Although drones, or unmanned aircraft systems (UAS), can come in small sizes, the propellers on drones and flying drone parts can inflict serious, sometimes irreparable damage. The eyes seem particularly vulnerable. Below is a list of some known injuries and the legal consequences:
- Full Thickness Corneal Laceration. This Spring, a products liability suit was filed against Parrott SA, its related companies and component manufacturers to recover for injuries allegedly caused by Parrott’s Rolling Spider, an “ultra-compact mini-drone” that fits in the palm of the hand and is designed for indoor and outdoor use. According to those who have seen the complaint, the plaintiff alleges that he purchased the drone for his son for Christmas and the son was operating it “in an appropriate and anticipated manner in the home when the drone’s unguarded blade came into contact with [the father’s] left eye.” The plaintiff alleges “full thickness corneal laceration” that required emergency surgery and an extended recovery. Richard T. Jacky and Tamsin Jacky v. Parrot, S.A. et al., Denver District Court, 2017CVCV31101. The case is just now getting underway.
- Loss of Eye. In Fall 2015, a toddler in England lost his eye when it was sliced open by a propeller after the operator lost control of the drone. This appears to be the most tragic drone injury so far.
- Knocked Unconscious; criminal conviction. In Seattle, a woman was knocked unconscious when a drone weighing about two pounds crashed into a building and ricocheted, hitting her in the head. The drone operator was charged with reckless endangerment and was sentenced to 30 days in jail, which is apparently being appealed.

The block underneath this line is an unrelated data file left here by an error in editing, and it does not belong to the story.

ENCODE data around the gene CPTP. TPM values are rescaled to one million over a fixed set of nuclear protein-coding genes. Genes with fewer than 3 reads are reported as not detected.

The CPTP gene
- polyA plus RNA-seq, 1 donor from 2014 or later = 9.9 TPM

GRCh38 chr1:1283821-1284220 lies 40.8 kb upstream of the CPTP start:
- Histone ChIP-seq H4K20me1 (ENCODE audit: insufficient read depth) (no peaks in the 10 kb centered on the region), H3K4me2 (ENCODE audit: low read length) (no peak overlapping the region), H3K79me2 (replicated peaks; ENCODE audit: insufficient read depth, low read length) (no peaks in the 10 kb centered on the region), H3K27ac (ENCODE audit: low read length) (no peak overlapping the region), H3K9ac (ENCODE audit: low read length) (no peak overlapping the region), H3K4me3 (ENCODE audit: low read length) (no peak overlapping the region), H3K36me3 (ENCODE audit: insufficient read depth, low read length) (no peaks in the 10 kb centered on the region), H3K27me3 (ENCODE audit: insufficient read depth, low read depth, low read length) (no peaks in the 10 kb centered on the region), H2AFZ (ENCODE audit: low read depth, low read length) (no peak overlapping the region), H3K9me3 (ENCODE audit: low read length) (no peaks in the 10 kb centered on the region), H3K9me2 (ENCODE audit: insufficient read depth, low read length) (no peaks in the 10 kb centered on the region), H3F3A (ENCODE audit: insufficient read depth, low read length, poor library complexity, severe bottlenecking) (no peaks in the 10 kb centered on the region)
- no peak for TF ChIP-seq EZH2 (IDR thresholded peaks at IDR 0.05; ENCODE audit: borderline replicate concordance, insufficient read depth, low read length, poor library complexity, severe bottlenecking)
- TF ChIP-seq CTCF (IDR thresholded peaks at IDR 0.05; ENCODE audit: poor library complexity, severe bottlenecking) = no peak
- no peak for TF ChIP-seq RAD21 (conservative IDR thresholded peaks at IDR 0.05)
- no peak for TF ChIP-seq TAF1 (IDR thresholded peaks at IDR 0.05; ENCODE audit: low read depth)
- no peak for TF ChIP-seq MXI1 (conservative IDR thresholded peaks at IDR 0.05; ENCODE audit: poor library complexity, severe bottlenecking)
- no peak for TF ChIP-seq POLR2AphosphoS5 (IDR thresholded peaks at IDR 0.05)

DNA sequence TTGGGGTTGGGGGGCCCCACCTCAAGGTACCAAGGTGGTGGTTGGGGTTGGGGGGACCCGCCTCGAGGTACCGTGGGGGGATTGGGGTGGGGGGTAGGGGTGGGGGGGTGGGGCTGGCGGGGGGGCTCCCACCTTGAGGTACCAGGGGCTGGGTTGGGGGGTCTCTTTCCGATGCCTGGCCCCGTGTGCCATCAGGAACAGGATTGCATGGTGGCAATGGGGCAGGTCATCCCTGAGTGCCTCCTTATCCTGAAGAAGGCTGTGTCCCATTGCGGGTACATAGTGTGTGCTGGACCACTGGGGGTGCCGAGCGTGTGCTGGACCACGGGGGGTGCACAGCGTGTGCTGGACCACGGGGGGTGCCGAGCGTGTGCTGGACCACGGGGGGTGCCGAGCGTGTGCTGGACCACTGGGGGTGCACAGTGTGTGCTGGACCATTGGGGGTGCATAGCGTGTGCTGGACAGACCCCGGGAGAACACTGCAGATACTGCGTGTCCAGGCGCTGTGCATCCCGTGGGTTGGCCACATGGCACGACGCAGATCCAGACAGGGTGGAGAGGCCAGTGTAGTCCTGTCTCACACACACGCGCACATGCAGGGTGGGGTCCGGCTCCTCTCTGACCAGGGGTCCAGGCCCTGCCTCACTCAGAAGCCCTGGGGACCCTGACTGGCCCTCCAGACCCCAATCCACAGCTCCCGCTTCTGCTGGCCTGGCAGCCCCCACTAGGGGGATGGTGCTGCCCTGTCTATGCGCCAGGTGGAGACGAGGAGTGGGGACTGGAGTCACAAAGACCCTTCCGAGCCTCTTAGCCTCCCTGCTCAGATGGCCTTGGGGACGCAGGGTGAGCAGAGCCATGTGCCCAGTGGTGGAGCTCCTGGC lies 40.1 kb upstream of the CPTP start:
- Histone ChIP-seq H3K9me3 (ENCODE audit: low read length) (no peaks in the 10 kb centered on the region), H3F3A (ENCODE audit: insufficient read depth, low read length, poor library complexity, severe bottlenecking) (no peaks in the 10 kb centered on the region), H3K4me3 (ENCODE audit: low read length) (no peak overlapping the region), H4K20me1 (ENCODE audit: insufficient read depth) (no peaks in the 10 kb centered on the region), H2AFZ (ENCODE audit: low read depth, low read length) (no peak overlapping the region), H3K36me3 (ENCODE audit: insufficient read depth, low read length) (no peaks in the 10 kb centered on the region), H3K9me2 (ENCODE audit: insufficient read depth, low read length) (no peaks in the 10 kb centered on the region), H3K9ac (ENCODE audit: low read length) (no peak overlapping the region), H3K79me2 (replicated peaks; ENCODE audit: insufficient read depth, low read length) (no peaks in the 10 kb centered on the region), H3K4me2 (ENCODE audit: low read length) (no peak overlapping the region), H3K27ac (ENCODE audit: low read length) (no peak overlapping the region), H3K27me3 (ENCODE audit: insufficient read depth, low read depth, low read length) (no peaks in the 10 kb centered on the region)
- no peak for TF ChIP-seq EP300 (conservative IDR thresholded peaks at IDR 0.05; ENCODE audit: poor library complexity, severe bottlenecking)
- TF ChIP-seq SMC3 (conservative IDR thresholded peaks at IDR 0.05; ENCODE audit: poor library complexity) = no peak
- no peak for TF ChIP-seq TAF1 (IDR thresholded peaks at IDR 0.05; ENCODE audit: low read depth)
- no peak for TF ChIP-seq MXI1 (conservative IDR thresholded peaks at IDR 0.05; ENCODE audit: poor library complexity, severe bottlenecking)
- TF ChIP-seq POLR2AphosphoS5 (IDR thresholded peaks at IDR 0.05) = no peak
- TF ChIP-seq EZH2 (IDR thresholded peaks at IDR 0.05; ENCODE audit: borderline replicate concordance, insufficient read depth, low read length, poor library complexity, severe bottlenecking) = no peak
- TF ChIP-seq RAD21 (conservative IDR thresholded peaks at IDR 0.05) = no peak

- Facial Lacerations. In Pasadena, California, a drone hit an 11 month old girl in a stroller, apparently causing a contusion and cutting her face (LA Times, September 16, 2016, Dan Weikel). And a reporter was cut under her chin during a promotion by TGI Fridays. She stated, “If this thing continued to spin, it would’ve taken my eye out without a doubt.”
- In South Africa, a drone crashed through the fifth story window of an office striking an occupant in the head.
- A cyclist went head-over-handlebars after a drone crashed or hit his bike. Head-over–handlebars injuries have been known to result in acute spinal injuries.
- In December 2016, two wedding guests filed a lawsuit against their hosts in Rockingham, North Carolina Superior Court, alleging physical and emotional injuries after a drone crashed into them during the reception.
As these stories illustrate, drones can cause significant injuries through direct contact or indirectly. The drone industry is expanding rapidly and businesses and individuals are faced with widespread issues as they integrate UAS into their businesses. Click here if you’d like to learn more about integrating the commercial use of drones into business operations and navigating the risks.